It has never been easy.
Scary doesn’t even begin to cover it.
But an editor for one of our local publications encouraged me. Max Brantley, then managing editor of the Arkansas Times, asked me to take over the Eat Arkansas blog for the paper’s website. For the amazing pay of $125 a month, I could share the food stories I’d been writing about already with a larger audience. It was the start of something incredible. I’d written for several small local publications by that point, but this was the turning point that started a different ball rolling.
See, being a writer wasn’t as big a surprise for me as it could have been – I’d wanted to be a professional writer since I was a kid. I never intended to become Arkansas’s de facto food historian. But my coverage of the budding Arkavore local food movement, paired with the coincidental timing of beginning as a full time writer at the juxtaposition of three amazing Arkansas food milestones – the opening of Ashley’s at the Capital under Chef Lee Richardson; the founding of the Certified Arkansas Farmers’ Market by Jody Hardin and others, and the full establishment of the Arkansas Culinary School at Pulaski Technical College (now UAPTC) – lead to this incidental occurrence that became a THING.
Still, it was never easy.
Though I’d already earned a place in the Lonely Planet Blogsherpa program, Eat Arkansas lead to other things, such as Serious Eats. My place with that fantastic website was as its southern burger correspondent – I’d go places, eat a burger and report on it, whether it was Little Rock or Dallas or Mobile or Key West. That lead to Food Network Magazine, and to Forbes Travel Guide, and on and on.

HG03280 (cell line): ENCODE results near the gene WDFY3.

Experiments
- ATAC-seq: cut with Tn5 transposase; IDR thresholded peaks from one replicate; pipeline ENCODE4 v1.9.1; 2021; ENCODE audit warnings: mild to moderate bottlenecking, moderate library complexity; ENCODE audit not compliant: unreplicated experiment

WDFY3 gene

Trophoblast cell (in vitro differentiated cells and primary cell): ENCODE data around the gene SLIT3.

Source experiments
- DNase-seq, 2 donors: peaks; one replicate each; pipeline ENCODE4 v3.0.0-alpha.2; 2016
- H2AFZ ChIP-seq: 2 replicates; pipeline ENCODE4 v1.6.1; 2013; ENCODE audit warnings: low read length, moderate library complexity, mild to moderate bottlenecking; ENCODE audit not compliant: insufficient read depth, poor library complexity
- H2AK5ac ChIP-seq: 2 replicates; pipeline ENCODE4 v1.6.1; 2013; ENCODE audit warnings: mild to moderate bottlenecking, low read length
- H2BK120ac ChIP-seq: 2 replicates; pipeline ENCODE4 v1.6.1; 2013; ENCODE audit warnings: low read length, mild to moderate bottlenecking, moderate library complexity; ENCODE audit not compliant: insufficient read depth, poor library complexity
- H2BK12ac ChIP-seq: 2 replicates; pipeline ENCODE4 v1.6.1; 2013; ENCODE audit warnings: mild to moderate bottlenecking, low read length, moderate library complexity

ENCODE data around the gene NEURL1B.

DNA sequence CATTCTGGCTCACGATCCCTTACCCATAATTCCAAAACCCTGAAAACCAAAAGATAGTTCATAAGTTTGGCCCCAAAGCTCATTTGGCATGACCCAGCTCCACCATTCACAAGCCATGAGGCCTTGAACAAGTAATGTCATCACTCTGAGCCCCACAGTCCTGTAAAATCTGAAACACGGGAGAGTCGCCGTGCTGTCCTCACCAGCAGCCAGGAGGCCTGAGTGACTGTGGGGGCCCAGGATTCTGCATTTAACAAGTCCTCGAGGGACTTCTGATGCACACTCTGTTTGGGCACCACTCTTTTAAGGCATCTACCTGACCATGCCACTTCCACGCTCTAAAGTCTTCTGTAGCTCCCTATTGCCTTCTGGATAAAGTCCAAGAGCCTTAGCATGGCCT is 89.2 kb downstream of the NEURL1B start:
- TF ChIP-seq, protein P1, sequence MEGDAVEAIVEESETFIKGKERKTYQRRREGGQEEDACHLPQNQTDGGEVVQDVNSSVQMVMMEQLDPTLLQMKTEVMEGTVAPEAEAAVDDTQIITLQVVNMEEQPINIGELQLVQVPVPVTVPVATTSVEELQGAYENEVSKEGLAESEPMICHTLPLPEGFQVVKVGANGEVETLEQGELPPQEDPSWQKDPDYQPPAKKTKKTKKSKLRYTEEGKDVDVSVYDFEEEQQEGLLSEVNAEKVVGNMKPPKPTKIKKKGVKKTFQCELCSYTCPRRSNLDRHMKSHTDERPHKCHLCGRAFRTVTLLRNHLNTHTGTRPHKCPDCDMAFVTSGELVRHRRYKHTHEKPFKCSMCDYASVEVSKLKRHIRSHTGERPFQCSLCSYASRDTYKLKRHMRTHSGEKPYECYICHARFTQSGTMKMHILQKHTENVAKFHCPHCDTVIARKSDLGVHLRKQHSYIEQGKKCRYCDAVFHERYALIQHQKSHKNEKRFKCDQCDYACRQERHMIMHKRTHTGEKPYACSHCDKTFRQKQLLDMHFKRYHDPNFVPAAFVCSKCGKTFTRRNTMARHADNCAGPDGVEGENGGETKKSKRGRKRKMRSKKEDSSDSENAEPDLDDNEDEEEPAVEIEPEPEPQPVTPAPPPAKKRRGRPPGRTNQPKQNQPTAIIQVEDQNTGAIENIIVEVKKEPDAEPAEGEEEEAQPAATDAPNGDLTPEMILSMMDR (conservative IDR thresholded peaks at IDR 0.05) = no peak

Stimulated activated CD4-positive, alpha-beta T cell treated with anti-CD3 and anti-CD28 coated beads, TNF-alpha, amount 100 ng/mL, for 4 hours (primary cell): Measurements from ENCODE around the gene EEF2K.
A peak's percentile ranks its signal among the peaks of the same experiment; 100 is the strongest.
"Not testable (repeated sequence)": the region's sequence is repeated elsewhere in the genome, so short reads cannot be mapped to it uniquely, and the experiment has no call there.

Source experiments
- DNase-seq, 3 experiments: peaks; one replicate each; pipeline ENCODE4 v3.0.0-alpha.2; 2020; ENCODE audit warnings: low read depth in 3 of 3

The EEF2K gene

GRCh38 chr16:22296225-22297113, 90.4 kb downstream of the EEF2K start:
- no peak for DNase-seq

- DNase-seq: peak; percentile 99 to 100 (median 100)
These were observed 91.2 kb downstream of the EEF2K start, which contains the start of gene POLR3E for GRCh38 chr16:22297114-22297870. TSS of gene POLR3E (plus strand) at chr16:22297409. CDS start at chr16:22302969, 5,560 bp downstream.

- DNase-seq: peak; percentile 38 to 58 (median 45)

Turns out, seven years later, I’m still feeding him, but that’s another story.
And it was never easy.
That’s part of the reason I applied with the Arkansas Department of Parks and Tourism in the fall of 2011, and why I took the job as Communications Manager for Tourism there in January 2012. Sure, I’d picked up marketing work on the side with the inaugural Arkansas Cornbread Festival, and I had just come on board with Forbes Travel Guide’s Startle.com website, but this was a chance to work in a place I’d always dreamed about. And if that job had come open a few years earlier and I’d gone straight into it from TV, I might never have started Tie Dye Travels or experienced life on the road the way I have. ADPT meant security in a state job for me – which was essential. Within six months everything had changed again: I went through a divorce, I nearly lost Grav in a car wreck, and I was approached to start writing my first book.
I was with ADPT for two and a half years – an incredible education with a bevy of new experiences and a host of new friends – but it did not take me long to realize I didn’t belong behind a desk. I was meant to be on the road. That’s the main reason I left in August 2014.
It really has never been easy.
Though I never stopped writing, the atmosphere in food writing changed a lot while I was occupied with other things. Other writers moved in when I left, and I found myself in a battle to re-establish myself. There have been more rough patches than I can count, to be honest. There have been editors who promised steady work that didn't come through for a variety of reasons, and changes of other sorts. And there have been so many times I’ve wanted to throw in the towel.